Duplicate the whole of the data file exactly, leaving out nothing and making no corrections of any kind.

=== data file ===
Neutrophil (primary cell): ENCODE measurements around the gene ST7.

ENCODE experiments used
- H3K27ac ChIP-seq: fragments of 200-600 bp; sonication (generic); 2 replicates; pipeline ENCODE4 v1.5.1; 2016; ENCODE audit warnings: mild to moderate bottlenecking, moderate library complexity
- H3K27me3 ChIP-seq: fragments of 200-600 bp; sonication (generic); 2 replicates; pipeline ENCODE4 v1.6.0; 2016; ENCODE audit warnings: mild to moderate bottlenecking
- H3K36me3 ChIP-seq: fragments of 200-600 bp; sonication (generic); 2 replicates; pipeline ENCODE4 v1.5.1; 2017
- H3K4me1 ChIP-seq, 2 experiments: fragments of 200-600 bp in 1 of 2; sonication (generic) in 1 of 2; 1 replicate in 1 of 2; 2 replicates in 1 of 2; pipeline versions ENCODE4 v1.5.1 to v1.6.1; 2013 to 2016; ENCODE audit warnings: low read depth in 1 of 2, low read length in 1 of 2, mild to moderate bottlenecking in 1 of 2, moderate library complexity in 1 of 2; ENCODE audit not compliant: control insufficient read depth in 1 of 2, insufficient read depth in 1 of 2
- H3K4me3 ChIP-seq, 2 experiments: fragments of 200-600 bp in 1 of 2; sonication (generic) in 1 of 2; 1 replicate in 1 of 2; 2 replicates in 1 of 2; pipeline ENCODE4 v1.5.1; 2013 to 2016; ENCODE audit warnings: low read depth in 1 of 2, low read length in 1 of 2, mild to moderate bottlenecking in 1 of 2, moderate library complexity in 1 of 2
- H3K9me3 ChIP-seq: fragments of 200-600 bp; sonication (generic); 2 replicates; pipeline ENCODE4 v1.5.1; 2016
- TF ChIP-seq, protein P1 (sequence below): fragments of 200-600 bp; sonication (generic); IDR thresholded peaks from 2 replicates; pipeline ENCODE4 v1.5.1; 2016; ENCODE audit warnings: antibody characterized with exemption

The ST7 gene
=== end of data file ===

Neutrophil (primary cell): ENCODE measurements around the gene ST7.

ENCODE experiments used
- H3K27ac ChIP-seq: fragments of 200-600 bp; sonication (generic); 2 replicates; pipeline ENCODE4 v1.5.1; 2016; ENCODE audit warnings: mild to moderate bottlenecking, moderate library complexity
- H3K27me3 ChIP-seq: fragments of 200-600 bp; sonication (generic); 2 replicates; pipeline ENCODE4 v1.6.0; 2016; ENCODE audit warnings: mild to moderate bottlenecking
- H3K36me3 ChIP-seq: fragments of 200-600 bp; sonication (generic); 2 replicates; pipeline ENCODE4 v1.5.1; 2017
- H3K4me1 ChIP-seq, 2 experiments: fragments of 200-600 bp in 1 of 2; sonication (generic) in 1 of 2; 1 replicate in 1 of 2; 2 replicates in 1 of 2; pipeline versions ENCODE4 v1.5.1 to v1.6.1; 2013 to 2016; ENCODE audit warnings: low read depth in 1 of 2, low read length in 1 of 2, mild to moderate bottlenecking in 1 of 2, moderate library complexity in 1 of 2; ENCODE audit not compliant: control insufficient read depth in 1 of 2, insufficient read depth in 1 of 2
- H3K4me3 ChIP-seq, 2 experiments: fragments of 200-600 bp in 1 of 2; sonication (generic) in 1 of 2; 1 replicate in 1 of 2; 2 replicates in 1 of 2; pipeline ENCODE4 v1.5.1; 2013 to 2016; ENCODE audit warnings: low read depth in 1 of 2, low read length in 1 of 2, mild to moderate bottlenecking in 1 of 2, moderate library complexity in 1 of 2
- H3K9me3 ChIP-seq: fragments of 200-600 bp; sonication (generic); 2 replicates; pipeline ENCODE4 v1.5.1; 2016
- TF ChIP-seq, protein P1 (sequence below): fragments of 200-600 bp; sonication (generic); IDR thresholded peaks from 2 replicates; pipeline ENCODE4 v1.5.1; 2016; ENCODE audit warnings: antibody characterized with exemption

The ST7 gene